Month: October 2020

Art, music play major role in protest during social movements


A mural reading “Black Lives Matter” is pictured Oct. 11 in People’s Park near the Sample Gates. Artistic expression, in its many forms, has been a primary way for students and citizens to make their voices heard.

Izzy Myszak

The connection between art and social activism can be seen on the streets, walls and windows of Bloomington every day. From the “Black Lives Matter” mural in People’s Park to the music playing in dorm rooms on campus, artistic expression, in its many forms, has been a primary way for students and citizens to make their voices heard.

This year has seen an enormous wave of social and political change including the upcoming election, the COVID-19 pandemic and discussions on racial inequality and policing. But, due to increased social and political changes many protesters are turning to art to express their views.

Protests in the U.S. are is inextricably linked to

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Mysteries: Desert Visions – WSJ

Scott O’Connor resurrects the West Coast art scene of the 1970s in “Zero Zone” (Counterpoint, 310 pages, $26), a complexly structured novel that evokes the aesthetic thrills and apocalyptic impulses of its time and place as viscerally as a hot Santa Ana wind.

Jess Shepard, of Los Angeles, lost her parents to a car crash when she was 13, and turned to art to create a space “that could hold some of her grief and confusion while also pointing the way toward the possibility of something beautiful beyond.” Her early pieces, including a studio installation of nine connected chambers each flooded with a different color, had a profound effect on all sorts of viewers (“I woke up crying . . . I’ve come back every night since,” says one fan). Her latest project is Zero Zone, a 10-foot-high concrete room—with apertures to let the light in—built on an abandoned

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An Insider Look at Lenny Kravitz’s Showstopping Piano

Lenny Kravitz is often thought of as the ultimate guitar guy. From the bombastic riffs of “Are You Gonna Go My Way” to the opening of “American Woman,” guitar arrangements have always anchored Kravitz hits. “But the piano was actually the first instrument I ever played,” 
he notes, reflecting on his long-standing love of the instrument. Some five decades, 11 studio albums, and four Grammys later, Kravitz still has his childhood piano. Now he has parlayed that passion—along with his experience designing both furniture and interiors—into a limited-edition version all his own, collaborating with the venerable piano manufacturer Steinway & Sons.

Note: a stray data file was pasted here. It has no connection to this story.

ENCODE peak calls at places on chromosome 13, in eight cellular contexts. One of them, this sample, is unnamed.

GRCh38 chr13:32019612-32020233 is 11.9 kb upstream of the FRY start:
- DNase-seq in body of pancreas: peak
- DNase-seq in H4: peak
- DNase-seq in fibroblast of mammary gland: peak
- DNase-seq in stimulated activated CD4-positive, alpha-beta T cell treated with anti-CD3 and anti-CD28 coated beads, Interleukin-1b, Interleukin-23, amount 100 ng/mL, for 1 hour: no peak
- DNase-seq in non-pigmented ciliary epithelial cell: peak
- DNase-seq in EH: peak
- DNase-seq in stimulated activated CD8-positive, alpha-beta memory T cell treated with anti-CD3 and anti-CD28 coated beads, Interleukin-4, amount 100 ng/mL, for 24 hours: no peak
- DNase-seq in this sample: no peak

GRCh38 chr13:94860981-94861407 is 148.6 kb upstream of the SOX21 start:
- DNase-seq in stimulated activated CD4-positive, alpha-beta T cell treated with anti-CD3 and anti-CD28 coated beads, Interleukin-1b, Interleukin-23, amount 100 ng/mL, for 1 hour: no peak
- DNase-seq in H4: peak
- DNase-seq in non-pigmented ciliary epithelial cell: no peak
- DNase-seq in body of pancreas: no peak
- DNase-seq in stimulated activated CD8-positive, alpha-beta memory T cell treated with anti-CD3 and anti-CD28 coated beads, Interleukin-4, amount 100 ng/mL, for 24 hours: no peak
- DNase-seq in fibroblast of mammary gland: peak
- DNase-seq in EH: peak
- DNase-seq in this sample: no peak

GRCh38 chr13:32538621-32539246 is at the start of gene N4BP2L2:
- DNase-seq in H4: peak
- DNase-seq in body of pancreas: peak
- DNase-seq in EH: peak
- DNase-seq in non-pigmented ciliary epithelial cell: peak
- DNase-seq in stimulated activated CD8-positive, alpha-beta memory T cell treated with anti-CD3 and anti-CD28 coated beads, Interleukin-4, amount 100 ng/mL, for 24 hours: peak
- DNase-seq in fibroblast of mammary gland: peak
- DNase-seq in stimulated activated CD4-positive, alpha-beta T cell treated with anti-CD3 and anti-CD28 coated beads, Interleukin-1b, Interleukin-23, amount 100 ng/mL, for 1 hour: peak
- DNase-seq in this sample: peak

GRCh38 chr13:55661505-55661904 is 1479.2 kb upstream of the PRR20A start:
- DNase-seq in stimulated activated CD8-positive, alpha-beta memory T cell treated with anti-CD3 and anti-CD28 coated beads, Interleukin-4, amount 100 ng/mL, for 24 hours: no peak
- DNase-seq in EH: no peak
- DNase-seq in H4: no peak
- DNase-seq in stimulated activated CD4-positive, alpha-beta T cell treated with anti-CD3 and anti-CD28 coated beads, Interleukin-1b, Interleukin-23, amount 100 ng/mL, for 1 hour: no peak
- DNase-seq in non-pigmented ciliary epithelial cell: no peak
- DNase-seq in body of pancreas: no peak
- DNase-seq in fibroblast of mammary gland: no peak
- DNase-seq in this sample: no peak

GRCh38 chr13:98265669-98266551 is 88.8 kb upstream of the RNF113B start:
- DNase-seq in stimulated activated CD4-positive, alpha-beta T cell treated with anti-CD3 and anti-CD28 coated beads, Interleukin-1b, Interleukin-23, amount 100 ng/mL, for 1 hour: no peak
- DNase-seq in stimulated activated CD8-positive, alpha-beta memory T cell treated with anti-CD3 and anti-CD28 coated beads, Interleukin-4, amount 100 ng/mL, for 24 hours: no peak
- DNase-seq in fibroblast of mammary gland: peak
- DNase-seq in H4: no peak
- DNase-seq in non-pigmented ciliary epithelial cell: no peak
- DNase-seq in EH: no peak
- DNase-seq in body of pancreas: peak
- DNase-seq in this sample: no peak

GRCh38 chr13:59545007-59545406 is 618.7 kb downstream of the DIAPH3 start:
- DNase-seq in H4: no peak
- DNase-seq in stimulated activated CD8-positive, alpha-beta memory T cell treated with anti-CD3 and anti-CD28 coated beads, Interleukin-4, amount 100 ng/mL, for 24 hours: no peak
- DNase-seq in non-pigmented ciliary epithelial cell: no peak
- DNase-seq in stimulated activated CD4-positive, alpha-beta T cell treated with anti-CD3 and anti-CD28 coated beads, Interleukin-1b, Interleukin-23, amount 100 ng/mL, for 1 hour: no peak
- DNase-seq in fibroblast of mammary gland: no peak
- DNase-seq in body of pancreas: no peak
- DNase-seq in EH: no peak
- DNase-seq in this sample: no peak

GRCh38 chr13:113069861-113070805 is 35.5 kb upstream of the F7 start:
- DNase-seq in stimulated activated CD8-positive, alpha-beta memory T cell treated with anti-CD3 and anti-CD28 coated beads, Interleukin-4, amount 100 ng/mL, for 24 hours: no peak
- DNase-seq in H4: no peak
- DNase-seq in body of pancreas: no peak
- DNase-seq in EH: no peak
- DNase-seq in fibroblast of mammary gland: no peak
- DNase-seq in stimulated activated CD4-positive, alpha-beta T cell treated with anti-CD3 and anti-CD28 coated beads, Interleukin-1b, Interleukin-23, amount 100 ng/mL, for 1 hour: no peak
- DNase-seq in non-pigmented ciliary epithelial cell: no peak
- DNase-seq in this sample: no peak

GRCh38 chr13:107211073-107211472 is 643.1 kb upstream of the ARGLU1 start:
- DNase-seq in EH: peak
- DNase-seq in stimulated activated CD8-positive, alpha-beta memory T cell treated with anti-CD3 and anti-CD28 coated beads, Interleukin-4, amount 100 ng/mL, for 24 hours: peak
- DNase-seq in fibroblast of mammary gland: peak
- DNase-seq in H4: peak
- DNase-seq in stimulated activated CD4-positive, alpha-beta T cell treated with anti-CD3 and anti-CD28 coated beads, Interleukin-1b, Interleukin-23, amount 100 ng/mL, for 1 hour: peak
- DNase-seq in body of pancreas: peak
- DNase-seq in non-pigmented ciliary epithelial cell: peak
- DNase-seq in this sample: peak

A visual tour de force, his concept marries elements of the Art Deco and Art Moderne styles with nods to African art, mixing rich woods and metals. Hand-painted geometric carvings run across the piano’s lid and sides, referencing traditional tribal motifs, while cheetah-print upholstery tops the bench.

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Kate Moss Wants to Wear Diamonds “All the Time, in Every Situation”

Photo credit: Chris Colls
Photo credit: Chris Colls


Kate Moss loves jewelry a lot. Like, a lot a lot. Messika by Kate Moss, the British supermodel’s new collaboration with the French jeweler, unveiled today at Paris Fashion Week, features 70 pieces of high jewelry divided into 11 sets. Encompassing everything from Art Deco baguette-cut diamond bracelets and rings to vibrantly colored diamond-and-malachite necklaces and bohemian head jewelry, the pieces are inspired by Moss’s impressive personal collection of antique jewelry, which she has been building ever since her career took off in the ’90s.

Last fall, Moss starred in Messika’s Lucky Move campaign with model Joan Smalls and actress Sylvia Hoeks; this project grew out of that photo shoot. A labor of love, it required Moss and Valérie Messika, the house’s founder and artistic director, to travel back and forth between Moss’s home in London and Messika’s atelier in Paris to work on

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